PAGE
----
Fear of People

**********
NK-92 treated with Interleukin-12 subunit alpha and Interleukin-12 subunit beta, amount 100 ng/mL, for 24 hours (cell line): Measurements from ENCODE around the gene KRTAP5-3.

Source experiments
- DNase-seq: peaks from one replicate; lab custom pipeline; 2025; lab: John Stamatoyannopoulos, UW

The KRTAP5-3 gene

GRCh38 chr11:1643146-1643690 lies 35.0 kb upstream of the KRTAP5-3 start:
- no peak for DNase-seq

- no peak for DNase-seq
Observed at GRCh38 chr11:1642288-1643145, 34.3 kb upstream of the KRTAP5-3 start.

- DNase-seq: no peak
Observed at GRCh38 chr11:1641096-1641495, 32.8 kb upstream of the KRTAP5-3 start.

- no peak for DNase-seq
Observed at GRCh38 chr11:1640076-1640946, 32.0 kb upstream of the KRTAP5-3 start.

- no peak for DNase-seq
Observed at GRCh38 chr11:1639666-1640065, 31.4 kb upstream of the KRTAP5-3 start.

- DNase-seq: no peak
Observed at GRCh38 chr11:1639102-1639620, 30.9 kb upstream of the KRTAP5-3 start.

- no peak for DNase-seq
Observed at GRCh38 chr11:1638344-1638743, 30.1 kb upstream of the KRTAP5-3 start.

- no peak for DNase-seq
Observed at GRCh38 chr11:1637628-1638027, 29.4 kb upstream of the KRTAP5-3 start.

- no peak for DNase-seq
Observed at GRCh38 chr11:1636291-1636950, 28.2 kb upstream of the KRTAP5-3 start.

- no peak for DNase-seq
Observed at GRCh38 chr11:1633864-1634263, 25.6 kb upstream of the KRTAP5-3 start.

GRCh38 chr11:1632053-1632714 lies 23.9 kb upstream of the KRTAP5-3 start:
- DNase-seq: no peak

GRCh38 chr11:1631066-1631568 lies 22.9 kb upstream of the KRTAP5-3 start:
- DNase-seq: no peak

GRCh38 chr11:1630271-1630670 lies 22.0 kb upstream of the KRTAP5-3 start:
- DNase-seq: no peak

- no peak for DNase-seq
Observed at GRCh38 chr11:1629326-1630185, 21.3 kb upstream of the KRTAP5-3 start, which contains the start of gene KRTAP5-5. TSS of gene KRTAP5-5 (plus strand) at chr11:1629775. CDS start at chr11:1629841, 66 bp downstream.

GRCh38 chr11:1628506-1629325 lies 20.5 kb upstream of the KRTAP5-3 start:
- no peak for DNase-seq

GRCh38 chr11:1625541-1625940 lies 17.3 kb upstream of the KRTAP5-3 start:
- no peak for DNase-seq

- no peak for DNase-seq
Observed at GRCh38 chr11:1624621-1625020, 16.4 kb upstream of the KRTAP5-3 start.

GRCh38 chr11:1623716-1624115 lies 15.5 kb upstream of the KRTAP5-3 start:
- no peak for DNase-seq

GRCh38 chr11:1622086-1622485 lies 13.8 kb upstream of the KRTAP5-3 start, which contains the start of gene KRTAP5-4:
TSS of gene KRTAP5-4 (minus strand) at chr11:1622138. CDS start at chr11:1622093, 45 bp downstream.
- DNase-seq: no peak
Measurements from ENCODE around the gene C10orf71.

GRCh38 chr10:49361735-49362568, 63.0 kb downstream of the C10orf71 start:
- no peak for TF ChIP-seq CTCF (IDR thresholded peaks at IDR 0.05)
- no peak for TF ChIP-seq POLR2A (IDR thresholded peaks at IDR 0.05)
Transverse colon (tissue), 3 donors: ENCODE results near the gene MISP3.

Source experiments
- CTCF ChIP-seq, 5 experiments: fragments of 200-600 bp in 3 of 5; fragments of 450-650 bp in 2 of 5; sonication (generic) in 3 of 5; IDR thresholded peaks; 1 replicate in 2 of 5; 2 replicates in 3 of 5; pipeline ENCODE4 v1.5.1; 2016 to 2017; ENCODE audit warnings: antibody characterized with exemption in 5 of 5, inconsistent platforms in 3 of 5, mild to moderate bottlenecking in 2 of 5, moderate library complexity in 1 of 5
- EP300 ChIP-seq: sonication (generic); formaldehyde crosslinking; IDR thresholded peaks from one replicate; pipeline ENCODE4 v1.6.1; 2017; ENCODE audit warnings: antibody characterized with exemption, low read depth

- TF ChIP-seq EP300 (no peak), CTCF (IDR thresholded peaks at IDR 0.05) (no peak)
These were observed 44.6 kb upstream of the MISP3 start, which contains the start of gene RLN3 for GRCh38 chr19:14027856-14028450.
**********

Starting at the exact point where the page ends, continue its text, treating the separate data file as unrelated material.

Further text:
I did some of the initial demos as far back as 2004. I was in the midst of 4 years on dialysis, and my physical and mental energy -- and song output -- were slowing down significantly. By the next year my mind was a complete wreck and my transplant in Feb 2006 totally saved me. There was one last huge health challenge later that year, but thanks to Dr. Keith Superdock and a small army of specialists, nurses and technicians at Lankenau Hospital in Wynnewood, PA, I was physically out of the woods by mid September 2006 and by Jan 2007, I felt re-motivated enough to formulate a maasive resolution : start my label in earnest, re-release 3 old albums, record a new one, find longlost pals who might have new or old material to release and to help rebuild a viable live version of BBH. And that's what happened, plus more. Moses and I recorded demos of some of his songs on my little pc set up at home. That was March. In May or so we started recording at my good friend Mike Bardzik's Second Story Sound Studio. That place is great, and it was great for me to work with a friend as I re-entered the musicmaking world after such a lengthy illness. The sessions were loose but we worked efficiently and with purpose: let's make a BBH record that demonstrates the band is not in it's one man band phase anymore. Collaborative, the energy and sound of live instruments. It does this -- one day we brought in horns jn the persons of Dave Renz on sax and Joe Anderson on trumpet. What an improvement over the midi \'horns\' I used on some of my one man band BBH albums! But not every song here demonstrates collaboration. Moses played and sang entirely by himself (\'Tell me Now\' and \'Tio Male\' plus the instrumentals \'Zen in D\' and \'Concetta\'), and a couple of those demos of mine from 2004 were used as well (\'So Simple,\' \'I Wonder What Heaven's Like\') Our cover of Talking Heads' \'Road to Nowhere\' combines elements of my early demo with all kinds of instruments and vocals recorded at Second Story. In getting familiar with myspace, I met legendary indie music producer/engineer/bassist Kramer. I've been enjoying this guy's projects since my college years. We corresponded and talked, and I hired him to mix and master 8 of the songs on this album. His sliding scale allowed for a price that fit nicely into my label's budget. Boom, the magic of web-based networking ... myspace style. Did I mention that in my dialysis years, I suffered a TIA -- or mini stroke which caused me to lose a lot of dexterity in my left hand and some in the right? Well apparently I did and that's the best explanation doctors can give me for why I am no longer fit to play guitar live. Resuming my friendship with longtime ardent BBH supporter and guitar deity Kermit Lyman and asking him to join the band not only brings a whole new fiery dimension to our sound, I got to reconnect with the tightknit West Philly scene, including artist Mo Moussa and design dude Weller who hooked us up with a startling CD design, which features the photography of longtime friend Heather Leach, recently back from an exhaustive Peace Corps assignment in Mali. Also Kermit's circle in the city spawned our brand new 4 or 5 member lineup which will resume gigging regularly any day now. On the CD, you will hear some of the guitar work of mine that studio gimmickry made acceptable, Moses' capable strumming and plucking -- and then Kermit's explosive leads bring new depth to our sound on \'Fear of People\' and \'Fear of Heaven\'. He can work in a subtler, more supportive harmonic and rhythmic mode, too (\'Livin on the Fringe\' and \'Sincere\'). It's good to be off dialysis and among friends again. With so much support and all, I'm sure it makes you wonder why I got a fear of people. -- Alan McCabe.
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